Is Tylenol Dulling Our Capacity for Empathy?

New research finds that acetaminophen makes us more indifferent to others' pleasure, as well as their pain.
Author:
Publish date:
Updated on
A package of Tylenol, which contains acetaminophen, is pictured on April 14th, 2015, in Chicago, Illinois.

A package of Tylenol, which contains acetaminophen, is pictured on April 14th, 2015, in Chicago, Illinois.

It is frequently lamented that we have become a me-first society, in which people care little about the welfare of others. This ethos, arguably personified by our president, has been blamed in part on modern technology, and especially on social media.

But new research points to a very different and unexpected culprit: Tylenol.

In a follow-up to a startling 2016 study reporting that use of the popular painkiller acetaminophen dulls our response to others' suffering, Ohio State University psychologist Dominik Mischkowski reports that it also makes us more indifferent to their pleasure.

"Given that an estimated quarter of all U.S. adults consume a drug containing acetaminophen every week, this research really matters," Mischkowski said in announcing the findings. Amplifying his point, another new study finds that the ability and willingness to empathize with others promotes cooperative behavior.

Any substance that imperils that process poses problems for society—especially if such a substance is available at every convenience store in the country. Walk in with a throbbing head, walk out with a hardened heart.

The study, in the journal Frontiers in Psychology, featured 114 university undergraduates. As part of a double-blind experiment (in which neither they nor the experimenter knew which substance they were getting), they consumed 1,000 mg of either liquid acetaminophen or a placebo.

One hour later, they read four scenarios in which something positive happened to another person. One scenario, for example, described a marriage proposal that was accepted. Another featured a woman who was "told she had earned a raise for the great job she was doing," and could thus get her son the birthday gift he wanted.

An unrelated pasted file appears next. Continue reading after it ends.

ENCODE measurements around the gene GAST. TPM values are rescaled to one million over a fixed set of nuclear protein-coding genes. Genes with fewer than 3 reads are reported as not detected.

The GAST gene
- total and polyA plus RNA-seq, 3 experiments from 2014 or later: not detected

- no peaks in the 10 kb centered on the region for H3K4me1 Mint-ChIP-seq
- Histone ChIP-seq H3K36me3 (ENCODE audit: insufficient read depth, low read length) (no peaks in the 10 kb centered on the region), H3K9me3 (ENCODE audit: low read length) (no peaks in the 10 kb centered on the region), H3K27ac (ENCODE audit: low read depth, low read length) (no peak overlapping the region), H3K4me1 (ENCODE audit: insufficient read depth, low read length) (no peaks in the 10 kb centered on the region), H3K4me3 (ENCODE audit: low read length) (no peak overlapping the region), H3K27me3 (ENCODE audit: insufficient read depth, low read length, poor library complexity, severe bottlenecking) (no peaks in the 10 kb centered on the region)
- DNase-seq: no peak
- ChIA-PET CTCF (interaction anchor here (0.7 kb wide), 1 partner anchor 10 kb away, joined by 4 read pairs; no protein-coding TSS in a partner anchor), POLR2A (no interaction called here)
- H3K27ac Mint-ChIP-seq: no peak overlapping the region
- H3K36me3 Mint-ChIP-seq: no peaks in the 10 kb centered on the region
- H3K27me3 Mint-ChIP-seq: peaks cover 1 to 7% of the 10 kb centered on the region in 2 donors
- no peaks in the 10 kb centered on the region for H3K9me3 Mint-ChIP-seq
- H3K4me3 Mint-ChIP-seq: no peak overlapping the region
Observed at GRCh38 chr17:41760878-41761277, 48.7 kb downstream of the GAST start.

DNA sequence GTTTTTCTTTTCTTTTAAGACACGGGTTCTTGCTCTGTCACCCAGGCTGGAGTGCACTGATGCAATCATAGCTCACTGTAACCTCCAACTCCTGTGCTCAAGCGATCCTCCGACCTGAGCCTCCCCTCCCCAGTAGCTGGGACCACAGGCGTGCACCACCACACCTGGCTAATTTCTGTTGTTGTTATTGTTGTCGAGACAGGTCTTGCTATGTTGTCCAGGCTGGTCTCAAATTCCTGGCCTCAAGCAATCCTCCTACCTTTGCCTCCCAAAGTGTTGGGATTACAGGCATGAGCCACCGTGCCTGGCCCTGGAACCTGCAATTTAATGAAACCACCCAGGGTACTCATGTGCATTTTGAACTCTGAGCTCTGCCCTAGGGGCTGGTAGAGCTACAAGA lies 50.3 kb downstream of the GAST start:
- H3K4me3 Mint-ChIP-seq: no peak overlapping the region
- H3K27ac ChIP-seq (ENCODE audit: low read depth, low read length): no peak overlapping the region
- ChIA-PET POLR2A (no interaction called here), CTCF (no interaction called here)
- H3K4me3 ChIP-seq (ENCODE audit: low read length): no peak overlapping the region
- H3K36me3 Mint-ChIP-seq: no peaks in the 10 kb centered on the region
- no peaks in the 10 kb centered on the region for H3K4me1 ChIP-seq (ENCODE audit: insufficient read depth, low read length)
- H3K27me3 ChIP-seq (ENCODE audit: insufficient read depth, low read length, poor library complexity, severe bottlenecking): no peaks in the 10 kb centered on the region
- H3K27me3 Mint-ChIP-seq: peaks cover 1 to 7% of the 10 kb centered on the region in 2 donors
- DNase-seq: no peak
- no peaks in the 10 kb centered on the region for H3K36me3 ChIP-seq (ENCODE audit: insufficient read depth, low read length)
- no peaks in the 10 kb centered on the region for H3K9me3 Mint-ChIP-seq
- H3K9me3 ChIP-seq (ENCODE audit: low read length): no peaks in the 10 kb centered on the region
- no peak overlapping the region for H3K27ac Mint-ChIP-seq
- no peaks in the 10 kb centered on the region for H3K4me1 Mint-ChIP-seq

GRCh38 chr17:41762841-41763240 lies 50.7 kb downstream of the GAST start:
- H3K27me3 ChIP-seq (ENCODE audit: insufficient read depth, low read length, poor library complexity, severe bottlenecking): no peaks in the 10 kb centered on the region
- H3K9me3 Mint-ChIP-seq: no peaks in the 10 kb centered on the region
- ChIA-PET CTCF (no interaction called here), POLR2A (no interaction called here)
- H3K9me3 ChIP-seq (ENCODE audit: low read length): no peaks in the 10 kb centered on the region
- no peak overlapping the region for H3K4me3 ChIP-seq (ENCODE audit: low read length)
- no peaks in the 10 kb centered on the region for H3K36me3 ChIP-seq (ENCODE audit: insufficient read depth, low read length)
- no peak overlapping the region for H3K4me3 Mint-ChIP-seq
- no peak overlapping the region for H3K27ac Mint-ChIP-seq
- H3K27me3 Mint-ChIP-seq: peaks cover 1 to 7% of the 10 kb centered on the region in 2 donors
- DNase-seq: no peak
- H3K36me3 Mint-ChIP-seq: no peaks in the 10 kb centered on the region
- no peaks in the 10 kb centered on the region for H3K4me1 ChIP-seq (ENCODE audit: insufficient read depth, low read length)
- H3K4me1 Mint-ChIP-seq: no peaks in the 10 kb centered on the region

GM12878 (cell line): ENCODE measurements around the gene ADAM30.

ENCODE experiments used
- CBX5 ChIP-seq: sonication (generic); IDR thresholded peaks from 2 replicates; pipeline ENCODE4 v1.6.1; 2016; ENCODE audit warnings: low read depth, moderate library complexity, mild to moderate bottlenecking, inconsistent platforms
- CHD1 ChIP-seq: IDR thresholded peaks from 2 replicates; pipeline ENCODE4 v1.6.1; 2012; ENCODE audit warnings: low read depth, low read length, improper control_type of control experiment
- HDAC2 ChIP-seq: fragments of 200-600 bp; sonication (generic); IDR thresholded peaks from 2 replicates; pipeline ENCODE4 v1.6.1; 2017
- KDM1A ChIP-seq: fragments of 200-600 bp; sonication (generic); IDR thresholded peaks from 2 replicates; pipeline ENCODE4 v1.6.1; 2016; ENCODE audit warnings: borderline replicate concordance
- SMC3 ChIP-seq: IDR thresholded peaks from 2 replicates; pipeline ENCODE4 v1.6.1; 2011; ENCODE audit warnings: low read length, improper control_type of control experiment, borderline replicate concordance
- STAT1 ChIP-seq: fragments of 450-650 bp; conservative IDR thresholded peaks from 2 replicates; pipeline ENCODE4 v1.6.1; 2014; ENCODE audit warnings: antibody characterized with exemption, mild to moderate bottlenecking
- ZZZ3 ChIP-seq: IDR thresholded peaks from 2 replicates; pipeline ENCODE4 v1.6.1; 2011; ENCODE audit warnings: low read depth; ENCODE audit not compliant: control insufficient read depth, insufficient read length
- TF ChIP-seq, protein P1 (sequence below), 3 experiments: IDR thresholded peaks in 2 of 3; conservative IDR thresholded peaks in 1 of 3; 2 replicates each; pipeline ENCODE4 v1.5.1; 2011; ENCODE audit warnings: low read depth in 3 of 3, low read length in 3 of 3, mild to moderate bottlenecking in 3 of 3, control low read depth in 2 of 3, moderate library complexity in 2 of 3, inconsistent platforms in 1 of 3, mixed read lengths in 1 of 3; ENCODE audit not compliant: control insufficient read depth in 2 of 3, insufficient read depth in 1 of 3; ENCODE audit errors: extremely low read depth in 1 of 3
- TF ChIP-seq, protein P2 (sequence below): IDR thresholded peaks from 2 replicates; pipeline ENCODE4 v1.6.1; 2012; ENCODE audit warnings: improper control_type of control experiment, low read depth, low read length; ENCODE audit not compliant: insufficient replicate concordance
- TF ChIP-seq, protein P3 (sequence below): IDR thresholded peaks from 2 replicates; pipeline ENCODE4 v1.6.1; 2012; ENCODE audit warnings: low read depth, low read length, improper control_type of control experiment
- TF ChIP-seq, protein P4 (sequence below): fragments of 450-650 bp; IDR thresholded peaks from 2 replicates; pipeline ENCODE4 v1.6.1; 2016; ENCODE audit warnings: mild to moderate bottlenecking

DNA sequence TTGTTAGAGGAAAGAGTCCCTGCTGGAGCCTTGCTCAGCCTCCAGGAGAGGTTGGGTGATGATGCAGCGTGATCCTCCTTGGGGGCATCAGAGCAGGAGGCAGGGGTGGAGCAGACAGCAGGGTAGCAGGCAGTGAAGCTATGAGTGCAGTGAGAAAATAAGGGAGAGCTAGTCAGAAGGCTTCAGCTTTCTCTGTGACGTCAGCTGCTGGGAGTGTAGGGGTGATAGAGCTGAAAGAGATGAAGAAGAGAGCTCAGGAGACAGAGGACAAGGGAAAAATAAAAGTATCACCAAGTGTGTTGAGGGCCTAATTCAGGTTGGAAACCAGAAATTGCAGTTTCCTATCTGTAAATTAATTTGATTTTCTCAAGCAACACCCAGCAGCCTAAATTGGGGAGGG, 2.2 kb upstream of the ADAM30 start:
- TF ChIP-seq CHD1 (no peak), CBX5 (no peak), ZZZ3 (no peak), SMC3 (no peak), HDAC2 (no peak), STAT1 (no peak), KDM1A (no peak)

For each scenario, participants reported the degree to which they felt the main character had experienced pleasure. They then reported their own emotional reaction to the story, noting on a five-point scale the degree to which they felt pleasure, delight, uplift, joy, and cheer. Finally, they indicated the extent to which they felt sympathetic, warm, compassionate, tender, and moved toward the central characters.

The result: "Acetaminophen reduced the emphatic emotional response when reading about people having positive experiences, but did not affect perceptions about these people's positive experiences," the researchers report. Intellectually, in other words, the subjects understood that good things were happening; they just didn't care all that much.

Mischkowski and his colleagues believe this effect is the result of the way the popular drug affects the brain.

"Acetaminophen blunts physical and social pain by reducing activations in brain areas thought to be related to emotional awareness and motivation," they write. "Some neuro-imaging research suggests the experience of positive empathy also recruits these [same] brain areas," making it equally vulnerable to the effects of the drug.

These findings have disturbing practical implications. "Positive empathy provides part of the 'social glue' from which interpersonal bonds are built and strengthened," the researchers write. "A substantial amount of research shows that understanding and sharing in others people's pleasurable experiences fosters psychological health, interpersonal trust, intimacy, and a pro-social orientation, both for the source and recipient of positive empathy."

While acetaminophen is clearly not America's most pressing drug problem, it's one worth taking seriously. Diminishing your humanity is quite a price to pay for dulling your headache.

Related